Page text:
Jubilee Homes aims to start work on South Side grocery store in January

Treona Mclean, 18, has to make sacrifices. About two times a month, Mclean rides the bus from her home on Hudson Street to the Western Lights shopping center to buy groceries.

“It kind of sucks,” said Mclean, who travels home with six to eight bags after every two- to four-hour trip. “I don’t really enjoy it but I have to do it … I actually see a lot of people from this community on the bus, going grocery shopping.”

Since the P&C Foods store on South Salina Street closed early last year, Mclean and some 20,000 South Side community members have had to find other places to buy food.

According to Jubilee Homes of Syracuse Inc., that might soon change.

In August, Onondaga County made a $100,000 contribution to Jubilee Homes, a neighborhood redevelopment and housing agency that plans to start construction on a South Side grocery store in January 2011. This is the biggest contribution the $3.9 million project has received, said Patrice Chang, lead project manager for Jubilee.

“I am extremely confident that … we are going to see the funds begin to be allocated to us from the government sector. The money is there,” Chang said regarding the status of three New York state grant requests. “This is not going to be the type of project that we can dismiss. It is a major priority for the community.”

One grant Jubilee is seeking is from the New York State Energy Research and Development Authority. Because of plans to have the grocery store LEED-certified, Chang is confident the money will be approved.

LEED stands for Leadership in Energy and Environmental Design. It is a rating system given to buildings that are “designed to promote design and construction practices that increase profitability while reducing the negative environmental impacts,” according to the Natural Resources Defense Council website.

Jubilee purchased the building on the corner of South Avenue and Bellevue Avenue in August 2009 for $350,000, said Walt Dixie, Jubilee’s executive director. When the new store is completed, it will provide the community with much-needed vegetables and fruits and affordable food, Jubilee’s website says.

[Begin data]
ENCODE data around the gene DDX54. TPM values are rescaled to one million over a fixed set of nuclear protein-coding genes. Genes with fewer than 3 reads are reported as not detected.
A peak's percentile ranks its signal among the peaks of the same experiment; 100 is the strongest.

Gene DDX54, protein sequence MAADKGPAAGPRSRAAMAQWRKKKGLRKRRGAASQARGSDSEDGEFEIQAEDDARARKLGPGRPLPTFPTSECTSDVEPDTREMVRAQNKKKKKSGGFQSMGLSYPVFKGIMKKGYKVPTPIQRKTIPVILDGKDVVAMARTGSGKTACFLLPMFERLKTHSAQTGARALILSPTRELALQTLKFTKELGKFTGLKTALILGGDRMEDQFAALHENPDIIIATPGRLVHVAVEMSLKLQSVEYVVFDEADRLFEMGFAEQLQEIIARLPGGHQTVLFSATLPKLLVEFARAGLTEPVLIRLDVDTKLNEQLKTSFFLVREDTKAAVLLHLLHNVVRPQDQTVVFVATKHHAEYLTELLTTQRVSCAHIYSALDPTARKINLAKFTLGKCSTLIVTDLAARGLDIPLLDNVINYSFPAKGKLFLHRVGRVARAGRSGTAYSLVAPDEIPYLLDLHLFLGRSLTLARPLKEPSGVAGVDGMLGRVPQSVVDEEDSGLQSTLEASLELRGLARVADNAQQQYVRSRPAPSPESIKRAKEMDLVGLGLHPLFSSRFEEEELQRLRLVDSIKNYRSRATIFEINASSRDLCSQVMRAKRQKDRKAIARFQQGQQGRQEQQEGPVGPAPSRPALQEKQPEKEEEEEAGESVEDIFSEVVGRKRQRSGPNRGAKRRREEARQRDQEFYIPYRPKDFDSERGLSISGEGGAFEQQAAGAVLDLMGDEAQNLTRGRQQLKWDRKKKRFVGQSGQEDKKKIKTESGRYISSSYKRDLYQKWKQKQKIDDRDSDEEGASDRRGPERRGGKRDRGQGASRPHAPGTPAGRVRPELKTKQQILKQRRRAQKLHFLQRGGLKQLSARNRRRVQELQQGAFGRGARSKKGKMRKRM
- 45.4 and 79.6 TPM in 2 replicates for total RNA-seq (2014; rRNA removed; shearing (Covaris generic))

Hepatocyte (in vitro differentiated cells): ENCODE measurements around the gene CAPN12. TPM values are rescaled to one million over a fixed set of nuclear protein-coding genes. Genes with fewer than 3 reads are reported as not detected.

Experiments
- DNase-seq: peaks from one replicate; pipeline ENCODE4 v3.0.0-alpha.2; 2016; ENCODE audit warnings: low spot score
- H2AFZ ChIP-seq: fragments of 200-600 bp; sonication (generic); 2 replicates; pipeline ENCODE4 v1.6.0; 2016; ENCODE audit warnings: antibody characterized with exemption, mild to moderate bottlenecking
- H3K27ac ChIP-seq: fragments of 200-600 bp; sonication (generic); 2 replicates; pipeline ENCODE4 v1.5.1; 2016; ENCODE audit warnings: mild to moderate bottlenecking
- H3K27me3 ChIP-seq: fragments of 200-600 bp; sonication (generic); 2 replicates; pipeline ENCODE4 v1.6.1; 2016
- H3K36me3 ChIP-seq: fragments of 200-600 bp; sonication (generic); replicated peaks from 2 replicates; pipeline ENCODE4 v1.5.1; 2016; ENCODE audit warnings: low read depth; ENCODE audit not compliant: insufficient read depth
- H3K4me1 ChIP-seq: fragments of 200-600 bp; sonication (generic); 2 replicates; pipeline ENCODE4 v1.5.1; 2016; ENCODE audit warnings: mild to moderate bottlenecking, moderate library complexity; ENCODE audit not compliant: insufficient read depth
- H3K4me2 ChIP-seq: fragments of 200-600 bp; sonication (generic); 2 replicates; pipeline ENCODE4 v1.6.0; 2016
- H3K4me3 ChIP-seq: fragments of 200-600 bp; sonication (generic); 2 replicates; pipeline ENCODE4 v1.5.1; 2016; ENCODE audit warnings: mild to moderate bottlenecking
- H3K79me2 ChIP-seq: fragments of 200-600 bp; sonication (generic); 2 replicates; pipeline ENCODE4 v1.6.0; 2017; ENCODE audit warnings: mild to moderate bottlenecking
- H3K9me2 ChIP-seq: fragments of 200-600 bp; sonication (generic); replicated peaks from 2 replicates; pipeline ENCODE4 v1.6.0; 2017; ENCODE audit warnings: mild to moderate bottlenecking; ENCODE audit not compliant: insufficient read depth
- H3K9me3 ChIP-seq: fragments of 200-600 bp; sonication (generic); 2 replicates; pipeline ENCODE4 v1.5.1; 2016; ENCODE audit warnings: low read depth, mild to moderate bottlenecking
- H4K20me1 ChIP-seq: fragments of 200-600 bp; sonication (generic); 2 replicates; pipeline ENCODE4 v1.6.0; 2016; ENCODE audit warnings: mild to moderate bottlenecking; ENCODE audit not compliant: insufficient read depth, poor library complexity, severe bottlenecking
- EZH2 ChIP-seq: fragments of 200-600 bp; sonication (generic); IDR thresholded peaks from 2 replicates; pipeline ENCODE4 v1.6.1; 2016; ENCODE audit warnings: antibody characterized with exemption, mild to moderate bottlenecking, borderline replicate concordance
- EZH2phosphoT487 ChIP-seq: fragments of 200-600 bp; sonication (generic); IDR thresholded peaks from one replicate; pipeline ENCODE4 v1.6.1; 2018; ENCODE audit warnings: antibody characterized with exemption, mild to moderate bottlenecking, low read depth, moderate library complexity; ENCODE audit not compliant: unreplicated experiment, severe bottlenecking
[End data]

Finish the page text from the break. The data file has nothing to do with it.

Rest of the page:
In order to keep the community aware of the project, Rentia Ferguson, outreach coordinator with Jubilee, has signed up 3,189 people for a shopper card program. The cards are used with coupons to get deals and discounts at South Side businesses like Eco Cleaners & Laundromat and Jerk Hut, Ferguson said.

“I do (the) coupons just so I can keep the community’s faith and hope about the supermarket up,” Ferguson said.

Like Mclean, Louise Poindexter and Cynthia Patterson, who both live near the proposed grocery store site, used to ride the bus regularly to Western Lights — and also to the Price Chopper on Erie Boulevard. Poindexter used to take along a cart for her groceries, struggling with an injured back.

“This was very stressful for me,” said Poindexter. “I didn’t do it often because it was too hard.”
With two children at home, Patterson made the two-hour trip twice a week.

“I did it for years,” Patterson said. “I would carry 10 to 12 bags.”

For some smaller items, Poindexter tried shopping at corner stores. Although many of the stores sold some fruits and vegetables, their selection was limited and it was expensive, Poindexter said.

“One time, I spent 20 to 25 dollars in one of the little corner stores and I just had enough to make a meal for myself for that night,” Poindexter said. “Prices have always been high but that’s ridiculous. I can’t spend 20 dollars or more on each meal.”

Patterson agreed. “I used to go to them but the prices are too high. The food is stale sometimes.”

The $100,000 is from Onondaga County’s Green Improvement Fund. The fund is part of the Save the Rain Initiative, which is aimed at reducing the amount of rainwater that enters the city sewer system, County Executive Joanie Mahoney said in a statement.

The grocery store planned at 611 South Ave. will have an 11,588-square-foot roof-top garden that will  capture about 204,000 gallons of rain a year, Mahoney said.

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